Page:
Los Angeles, CA
John and Emma were smoking on the street after watching a science fiction movie. It was about these aliens that had abducted an entire city's worth of humans to a research station in space, which was built to look exactly like a city. It even had highways, rivieras, and skyscrapers. The aliens were exchanging the people's memories to see how they act when given different lives.
"...so you don't eat meat because you're disturbed that the thing you are eating used to be alive?" John asked. John had never dated a vegan before and she was pretty adamant about her views on omnivores.
"Yeah," Emma said, "it freaks me out so bad, I can't look at it, a slice of flesh, sitting there on a plate. I can't look at it without thinking it used to belong to a part of something that had a consciousness and a life. It might have been a shitty life or a good life, but it was a part of something that used to be living, that knew it was alive."
"Hm..." John said.
They walked down the street in the dark, sweet-smelling drizzle. The streetlamps reflected in the puddles. Suddenly it began to pour harder, big, fat, raindrops, the kind that belong in a Texas thunderstorm, the kind that soak your shirt after a mere second; John had parked the Plymouth a few blocks away so they began to run. It was raining harder and harder, and trash began floating down the gutters.
Laughing, John and Emma ducked into an awning. The rest of the block was mostly unlit, there was no one else on the street, it was very picturesque. John, pork-pie hat wet from the rain, held Emma close, her red lipstick pointing up at his face like the paint of a helicopter landing pad. Even in those bright red four-inch heels she was only as tall as his chest. He was a big man though, who liked to wear ties. Even from so far away, he felt her breath on his face, they were both smiling, he felt nervous, like mice were running circles in his stomach, so he pulled her closer and they kissed. It was very romantic.
"This is very romantic," he said.
"You make me laugh," she said.
"So let's get to know each other better," he said. "Stick with me, kid, we'll go places."
"Alright," she said. "But let's wait a minute to see if this rain lets up."
So they talked about why Emma was vegan and other things similarly inane. It didn't matter. They felt like they had known each other for a long time, and were comfortable around each other even though they had only met that night.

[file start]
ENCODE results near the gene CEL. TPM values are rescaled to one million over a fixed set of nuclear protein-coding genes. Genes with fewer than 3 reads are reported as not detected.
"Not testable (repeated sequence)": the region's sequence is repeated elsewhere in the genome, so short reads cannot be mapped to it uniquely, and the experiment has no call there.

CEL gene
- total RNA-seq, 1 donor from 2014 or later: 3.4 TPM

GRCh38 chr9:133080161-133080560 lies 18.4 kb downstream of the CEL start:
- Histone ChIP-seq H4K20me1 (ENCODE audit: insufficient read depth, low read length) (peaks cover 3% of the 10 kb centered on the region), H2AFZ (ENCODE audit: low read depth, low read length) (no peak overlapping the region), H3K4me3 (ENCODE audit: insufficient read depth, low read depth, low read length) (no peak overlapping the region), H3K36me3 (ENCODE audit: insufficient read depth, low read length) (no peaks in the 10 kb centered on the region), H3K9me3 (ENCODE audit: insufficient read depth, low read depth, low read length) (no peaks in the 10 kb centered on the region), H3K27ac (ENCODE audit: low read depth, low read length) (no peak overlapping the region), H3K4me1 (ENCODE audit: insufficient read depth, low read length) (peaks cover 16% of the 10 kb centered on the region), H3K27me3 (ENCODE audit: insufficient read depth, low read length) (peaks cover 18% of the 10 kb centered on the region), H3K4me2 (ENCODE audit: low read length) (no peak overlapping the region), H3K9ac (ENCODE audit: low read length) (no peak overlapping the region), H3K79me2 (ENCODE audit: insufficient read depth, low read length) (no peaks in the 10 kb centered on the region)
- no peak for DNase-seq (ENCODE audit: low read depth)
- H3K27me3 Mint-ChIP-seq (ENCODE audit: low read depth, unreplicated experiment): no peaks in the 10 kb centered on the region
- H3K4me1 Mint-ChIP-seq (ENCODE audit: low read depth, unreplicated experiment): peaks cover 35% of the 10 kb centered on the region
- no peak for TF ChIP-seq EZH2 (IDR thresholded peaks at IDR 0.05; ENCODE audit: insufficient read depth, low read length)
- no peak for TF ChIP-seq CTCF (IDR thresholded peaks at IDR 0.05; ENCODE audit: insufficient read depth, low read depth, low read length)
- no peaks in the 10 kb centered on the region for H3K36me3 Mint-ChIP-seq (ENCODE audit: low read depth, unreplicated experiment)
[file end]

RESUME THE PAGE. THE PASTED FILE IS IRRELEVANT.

"So, I just won't eat meat when I'm around you, OK?" John said.
"You don't have to do that," Emma said, "It's just my choice."
"No, it's about respect, ok? But also, if you're around it'll be easier for me to eat healthy."
"Whatever," Emma rolled her eyes, but she was still in his clutches, so he kissed her again. It really was quite romantic and silly.
The rain was still heavy and John held Emma close to him, she leaned against him "I heard from a friend of mine about a new metaphysical study regarding the behavior of plant life," he said.
"Oh yeah?" she asked, "How reliable is this source?"
"Not really, but listen anyway," he said "These scientists, or students, or whatever, were growing two tomato plants with the exact same variables, like, in the same room, same fertilizer, same light, everything the same. So these plants were growing really well and they were tomato plants and fertilized each other's flowers and shit and they bore fruit and they were both very healthy and their tomatoes tasted good on soy-meat sandwiches, you dig?"
She laughed and said "Yeah I get it, one of them is a control, so what'd they do to the variable?"
"You're very sharp, you pretty thing!" he said. She dug her head into his ribs. "Ouch! Ok, so one day, one of the scientists or students or whatever, came in with a big pair of scissors and chopped one of the tomato plants to bits vicious-like and killed it. The scientists or students or whatever then kept taking care of the other plant exactly like they had been, with just the right amount of attention and fertilizer and everything, and they just left the dead one there."
"Whoa," she said, "that seems cruel to me for some reason..."
"That's not the half of it, get this, the living plant started to wilt, and within the month, the poor thing was dead! Isn't that terrifying?"
"Yeah, that's pretty funny" she said. John then looked very sad, let go of Emma, turned his back, and started walking away.
"No, no it isn't," he said.
She laughed, "Oh, come on! Yes it is!" and reached out to him, but when she grabbed the left sleeve of his sport-coat, his arm felt out of it, severed at each socket, including his fingers, twenty-five pieces in all fell to the ground. Then his left leg buckled in some very unnatural ways, then the rest of him, like a well-dressed mannequin made of puzzle blocks, until he lay there in two-hundred and six pieces; not that Emma was very much bothered by how many pieces of John were suddenly dead and silent and unmoving at her feet.
~ ~ ~
Come back Monday, Nov 30
and read Graveyard Waltz,
by Daniel José Older
when the FoFaSF wraps up
this month's issue